As with any purchase that you will have daily reliance on for your business, after sales support is crucial to a successful ELD experience. Problems with something that will become as mission-critical as your driver’s daily log book, could be more than just a headache. As we all know, CVSE officers don’t have a lot of patience for drivers and companies who are not in compliance…at all times. ELD suppliers need to have a strong culture of customer support and the availability to provide quick responses to customer issues.  Support costs can range widely…but should not be a significant additional cost from regular monthly costs.

Product and Development

If there was one suggestion that was more important than any other, it would be to ensure that any system you choose is easy to use for your drivers. Driver acceptance in the early days of implementation will be crucial to having an enjoyable (okay acceptable) ELD experience. These systems need not be complicated to use. Modern ELD systems are intuitive and require minimal driver interaction. For instance, any system you choose should not require a driver to put him or herself in the “Driving” duty-status…the system should automatically do that once the gps embedded in the hardware recognizes that the truck is moving at a minimum speed for a minimum length of time.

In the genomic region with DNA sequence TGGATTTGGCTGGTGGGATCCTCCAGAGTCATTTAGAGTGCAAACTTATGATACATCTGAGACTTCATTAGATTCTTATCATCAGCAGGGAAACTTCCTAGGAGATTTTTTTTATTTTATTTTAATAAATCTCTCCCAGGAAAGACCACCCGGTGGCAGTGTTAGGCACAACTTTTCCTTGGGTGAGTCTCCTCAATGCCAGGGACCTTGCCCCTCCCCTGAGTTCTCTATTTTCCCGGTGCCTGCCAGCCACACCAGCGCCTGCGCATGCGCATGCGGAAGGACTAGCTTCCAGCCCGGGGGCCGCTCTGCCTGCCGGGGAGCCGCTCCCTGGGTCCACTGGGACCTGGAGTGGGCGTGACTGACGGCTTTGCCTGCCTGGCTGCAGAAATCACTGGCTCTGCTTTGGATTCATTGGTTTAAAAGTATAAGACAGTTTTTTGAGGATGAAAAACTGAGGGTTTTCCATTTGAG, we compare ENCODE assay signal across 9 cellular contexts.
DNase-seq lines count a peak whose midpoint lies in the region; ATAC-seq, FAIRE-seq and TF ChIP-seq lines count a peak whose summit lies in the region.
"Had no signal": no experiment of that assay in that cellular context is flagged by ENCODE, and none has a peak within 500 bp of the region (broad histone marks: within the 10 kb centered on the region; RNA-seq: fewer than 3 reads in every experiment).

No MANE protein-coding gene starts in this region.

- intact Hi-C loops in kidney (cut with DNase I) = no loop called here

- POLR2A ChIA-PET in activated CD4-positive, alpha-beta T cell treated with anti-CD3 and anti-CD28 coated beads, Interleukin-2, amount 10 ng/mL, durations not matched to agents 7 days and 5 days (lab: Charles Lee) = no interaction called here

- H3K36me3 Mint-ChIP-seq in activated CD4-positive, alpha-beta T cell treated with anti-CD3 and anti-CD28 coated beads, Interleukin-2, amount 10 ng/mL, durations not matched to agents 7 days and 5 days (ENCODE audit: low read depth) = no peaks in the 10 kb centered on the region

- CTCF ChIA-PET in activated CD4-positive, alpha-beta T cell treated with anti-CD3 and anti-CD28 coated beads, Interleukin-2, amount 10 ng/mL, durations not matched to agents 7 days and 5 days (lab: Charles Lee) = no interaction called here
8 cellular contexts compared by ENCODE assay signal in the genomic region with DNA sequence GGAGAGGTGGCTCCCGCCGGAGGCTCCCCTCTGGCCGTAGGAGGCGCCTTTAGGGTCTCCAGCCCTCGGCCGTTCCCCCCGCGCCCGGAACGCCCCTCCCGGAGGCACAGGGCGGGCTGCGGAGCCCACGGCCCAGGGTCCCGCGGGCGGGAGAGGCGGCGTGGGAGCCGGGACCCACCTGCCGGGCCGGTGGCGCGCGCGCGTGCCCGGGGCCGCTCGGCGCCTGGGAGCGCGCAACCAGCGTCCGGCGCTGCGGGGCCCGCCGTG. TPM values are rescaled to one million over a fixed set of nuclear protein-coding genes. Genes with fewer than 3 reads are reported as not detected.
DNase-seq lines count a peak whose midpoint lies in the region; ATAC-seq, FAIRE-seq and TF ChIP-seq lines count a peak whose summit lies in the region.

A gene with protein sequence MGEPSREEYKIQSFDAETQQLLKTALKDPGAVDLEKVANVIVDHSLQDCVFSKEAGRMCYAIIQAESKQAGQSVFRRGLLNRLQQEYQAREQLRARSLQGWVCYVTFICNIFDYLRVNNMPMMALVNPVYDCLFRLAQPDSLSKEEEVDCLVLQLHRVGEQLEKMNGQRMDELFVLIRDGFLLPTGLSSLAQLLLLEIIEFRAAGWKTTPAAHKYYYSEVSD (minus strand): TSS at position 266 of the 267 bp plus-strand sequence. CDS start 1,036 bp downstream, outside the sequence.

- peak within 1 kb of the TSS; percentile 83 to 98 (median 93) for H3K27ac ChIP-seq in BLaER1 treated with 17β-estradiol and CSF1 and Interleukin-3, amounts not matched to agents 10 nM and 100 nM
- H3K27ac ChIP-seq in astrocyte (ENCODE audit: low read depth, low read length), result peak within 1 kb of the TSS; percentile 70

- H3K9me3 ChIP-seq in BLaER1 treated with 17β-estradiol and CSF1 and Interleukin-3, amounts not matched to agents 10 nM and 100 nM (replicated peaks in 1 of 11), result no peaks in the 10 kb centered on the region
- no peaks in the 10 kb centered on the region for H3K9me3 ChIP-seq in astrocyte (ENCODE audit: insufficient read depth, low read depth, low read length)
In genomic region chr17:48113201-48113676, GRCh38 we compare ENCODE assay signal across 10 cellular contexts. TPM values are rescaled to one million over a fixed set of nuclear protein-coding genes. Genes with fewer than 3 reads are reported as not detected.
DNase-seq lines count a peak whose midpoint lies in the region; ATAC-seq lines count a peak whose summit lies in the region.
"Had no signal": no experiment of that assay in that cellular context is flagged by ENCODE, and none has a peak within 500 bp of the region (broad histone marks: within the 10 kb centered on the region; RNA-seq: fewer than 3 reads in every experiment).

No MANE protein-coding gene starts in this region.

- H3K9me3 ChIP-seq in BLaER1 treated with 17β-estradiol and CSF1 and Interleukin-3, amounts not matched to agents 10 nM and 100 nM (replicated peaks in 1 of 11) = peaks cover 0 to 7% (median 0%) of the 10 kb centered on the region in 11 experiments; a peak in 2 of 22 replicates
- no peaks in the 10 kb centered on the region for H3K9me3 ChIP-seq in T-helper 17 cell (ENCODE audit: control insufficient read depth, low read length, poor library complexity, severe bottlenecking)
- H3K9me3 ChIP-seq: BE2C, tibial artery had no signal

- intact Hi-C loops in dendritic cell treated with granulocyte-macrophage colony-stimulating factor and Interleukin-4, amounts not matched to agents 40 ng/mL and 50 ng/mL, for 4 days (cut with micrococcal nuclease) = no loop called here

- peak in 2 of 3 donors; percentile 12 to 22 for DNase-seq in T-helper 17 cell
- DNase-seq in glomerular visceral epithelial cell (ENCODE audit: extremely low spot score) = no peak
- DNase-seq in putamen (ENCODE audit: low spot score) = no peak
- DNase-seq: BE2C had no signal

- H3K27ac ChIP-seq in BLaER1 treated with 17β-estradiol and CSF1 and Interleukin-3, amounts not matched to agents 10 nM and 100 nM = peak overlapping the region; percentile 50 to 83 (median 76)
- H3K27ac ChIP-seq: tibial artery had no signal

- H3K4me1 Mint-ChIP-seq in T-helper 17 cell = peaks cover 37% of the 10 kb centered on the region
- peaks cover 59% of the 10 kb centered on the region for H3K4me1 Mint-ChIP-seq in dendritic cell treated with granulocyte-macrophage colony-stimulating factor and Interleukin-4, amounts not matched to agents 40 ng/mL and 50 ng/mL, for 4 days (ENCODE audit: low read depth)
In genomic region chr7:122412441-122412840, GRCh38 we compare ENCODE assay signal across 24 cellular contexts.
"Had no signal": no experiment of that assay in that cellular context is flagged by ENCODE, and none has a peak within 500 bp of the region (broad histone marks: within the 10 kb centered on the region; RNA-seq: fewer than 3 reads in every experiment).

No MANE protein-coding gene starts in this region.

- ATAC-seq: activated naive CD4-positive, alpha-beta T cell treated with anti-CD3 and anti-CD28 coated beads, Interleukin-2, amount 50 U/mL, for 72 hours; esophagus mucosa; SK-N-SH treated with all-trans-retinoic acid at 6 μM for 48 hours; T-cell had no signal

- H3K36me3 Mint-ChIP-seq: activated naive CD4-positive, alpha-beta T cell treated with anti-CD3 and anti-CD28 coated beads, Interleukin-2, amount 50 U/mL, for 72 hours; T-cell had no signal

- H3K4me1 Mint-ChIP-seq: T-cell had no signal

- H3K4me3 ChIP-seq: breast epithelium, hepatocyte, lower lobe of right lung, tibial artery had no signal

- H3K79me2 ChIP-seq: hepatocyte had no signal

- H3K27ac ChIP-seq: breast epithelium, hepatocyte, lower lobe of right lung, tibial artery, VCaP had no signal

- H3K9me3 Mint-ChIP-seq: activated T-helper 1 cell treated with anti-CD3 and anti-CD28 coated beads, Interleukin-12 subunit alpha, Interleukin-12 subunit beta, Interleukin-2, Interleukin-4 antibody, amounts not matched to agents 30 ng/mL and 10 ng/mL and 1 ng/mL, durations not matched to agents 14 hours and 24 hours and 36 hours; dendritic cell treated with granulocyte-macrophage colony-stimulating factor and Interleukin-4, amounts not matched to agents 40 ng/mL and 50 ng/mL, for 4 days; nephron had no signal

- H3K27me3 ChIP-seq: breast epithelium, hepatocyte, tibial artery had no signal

Continuing development is important in terms of telematics capabilities, but over-complicating the driver's daily log (ELOG) component is probably not going to be a big requirement if they got it right the first time. In this case, the KISS (keep it simple stupid) principle definitely need to make your professional driver's job more difficult by complicating the log book use.

Now enhancing telematics capabilities on an ongoing basis is a different matter. This will be discussed more in a later section.

 If you found what you’ve just read to be valuable, then I’m sure you’ll enjoy reading the other five parts of this blog series. You can fill out the simple form below and I’ll be happy to email you a PDF of all 6 parts of this series.

Our journey to implement electronic logbooks in all our trucks was not without its ups and downs. Certainly, the most challenging part was getting all our drivers to embrace and use the new technology. If you want to have a chat sometime about how we went about getting buy in from all our drivers feel free to give me a call at 250.828.2821 or drop me an email

All the best, Greg Munden.